MAI Was Not Raising Capital — Until an Investor Granted These Three Wishes

“I dream big, but I never dreamed it would be as good as this,” Rick Buoncore, managing partner at MAI Capital Management, said about Galway Holdings investing in the $11.5 billion RIA.

MAI Capital Management is headquartered in Cleveland, Ohio (Dustin Franz/Bloomberg)

MAI Capital Management is headquartered in Cleveland, Ohio

(Dustin Franz/Bloomberg)

Things were going well at MAI Capital Management, an $11.5 billion RIA headquartered in Cleveland.

Since Wealth Partners Capital Group invested in the company in 2017, MAI had acquired 12 other advisory businesses and expanded its geographic footprint in the U.S. New clients and assets continued to flow organically to the RIA and it kept investing in its other services catered to professional athletes and entertainers.

Rick Buoncore, managing partner at MAI, believed his wealth manager was on its way to becoming a firm with national notoriety and significance. He didn’t think he would see that in his lifetime, but that was alright with him. Buoncore had no plans to raise capital and attempt to dramatically change the trajectory of MAI.

Then he got a phone call from Brad Siegert, an investment banker at Ardea Partners.

Siegert suggested there might be an investor out there that could give MAI the capital it wanted and much more. The bank introduced Buoncore to two fellow Fordham University alumni: John Hahn, executive chairman at Galway Holdings, and Dave Howard, a president at EPIC Insurance Brokers & Consultants, which is owned by Galway. (Galway is backed by Harvest Partners, Oak Hill Capital, Carlyle Group, and others.) They wanted to create a “financial superpower” and so did Buoncore.

[Like this article? Subscribe to RIA Intel’s’ thrice-weekly newsletter.]

On Monday, Galway announced it had made an investment in MAI. Buoncore, employees, and Wealth Partners Capital Group sold a pro rata amount of equity and Galway became the majority owner, Buoncore said. He declined to share what MAI was valued at in the transaction.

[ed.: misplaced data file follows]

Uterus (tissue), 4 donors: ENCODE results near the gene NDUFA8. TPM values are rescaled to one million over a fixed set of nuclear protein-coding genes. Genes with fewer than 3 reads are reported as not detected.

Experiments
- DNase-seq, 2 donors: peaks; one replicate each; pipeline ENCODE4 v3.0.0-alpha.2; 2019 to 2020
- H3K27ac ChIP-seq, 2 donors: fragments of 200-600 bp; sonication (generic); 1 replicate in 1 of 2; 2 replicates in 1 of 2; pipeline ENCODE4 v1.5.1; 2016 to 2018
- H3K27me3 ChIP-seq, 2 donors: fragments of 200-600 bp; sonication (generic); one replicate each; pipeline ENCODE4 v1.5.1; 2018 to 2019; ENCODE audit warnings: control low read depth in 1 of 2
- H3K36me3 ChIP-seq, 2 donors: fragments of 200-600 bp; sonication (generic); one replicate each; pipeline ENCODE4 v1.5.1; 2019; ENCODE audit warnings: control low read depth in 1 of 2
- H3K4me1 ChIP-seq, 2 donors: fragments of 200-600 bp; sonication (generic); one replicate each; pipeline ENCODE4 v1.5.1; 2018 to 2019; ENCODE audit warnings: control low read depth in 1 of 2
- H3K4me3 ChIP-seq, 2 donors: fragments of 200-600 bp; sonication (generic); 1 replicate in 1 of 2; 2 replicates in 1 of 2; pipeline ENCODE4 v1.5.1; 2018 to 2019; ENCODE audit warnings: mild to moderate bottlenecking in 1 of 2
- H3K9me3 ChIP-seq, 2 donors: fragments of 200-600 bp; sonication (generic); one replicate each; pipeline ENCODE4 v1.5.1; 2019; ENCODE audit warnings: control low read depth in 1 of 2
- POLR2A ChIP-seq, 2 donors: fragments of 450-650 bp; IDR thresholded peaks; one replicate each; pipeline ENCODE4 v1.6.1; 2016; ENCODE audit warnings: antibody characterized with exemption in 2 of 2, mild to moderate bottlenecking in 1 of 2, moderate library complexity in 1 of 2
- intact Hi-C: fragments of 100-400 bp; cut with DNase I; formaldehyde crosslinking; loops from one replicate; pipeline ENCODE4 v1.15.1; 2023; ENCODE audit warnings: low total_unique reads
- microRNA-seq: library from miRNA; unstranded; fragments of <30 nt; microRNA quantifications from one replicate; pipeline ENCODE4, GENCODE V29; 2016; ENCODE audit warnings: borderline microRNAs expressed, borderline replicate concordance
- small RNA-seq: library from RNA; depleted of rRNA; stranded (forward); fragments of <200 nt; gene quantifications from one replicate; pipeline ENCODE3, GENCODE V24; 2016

For MAI to consider a deal, it needed to have three things: The investor had to prioritize clients like MAI does, bring something beyond cash, and allow Buoncore to remain in control. “I don’t want to salute every day,” he said. A deal with Galway checked all those boxes.

“I dream big, but I never dreamed it would be as good as this,” Buoncore told RIA Intel.

MAI and EPIC have overlapping clientele and plan to use each other as distribution channels. “There isn’t one client we have that doesn’t have property and casualty insurance needs,” Buoncore said. Now, it will have a close-knit partner to refer clients to for personal risk management, an employee benefits insurance brokerage, and consulting. Meanwhile, EPIC gains a wealth manager eager to overlap its footprint with an infusion.

MAI already has 10 offices across eight states and 225 employees, but it envisions many more joining and expanding its presence into EPIC’s 76 offices. The strategy will also create new career opportunities for existing employees. (Buoncore has agreed to stay on at the company for at least five more years.)

With the potential in EPIC’s office network, along with additional capital, Buoncore said MAI will become the national firm he envisions within his lifetime.

But there’s been little time to celebrate. Monday evening, Buoncore was hosting a 50-person gathering at his home for management of MAI, EPIC, and Galway to all meet one another and get wheels in motion.

“These guys, honestly, they have a sense of urgency like I’ve never seen,” Buoncore said.

Michael Thrasher (@Mike_Thrasher) is a reporter at RIA Intel based in New York City.

Subscribe to RIA Intel’s thrice-weekly newsletter and follow the publication on Twitter and LinkedIn.

Related Articles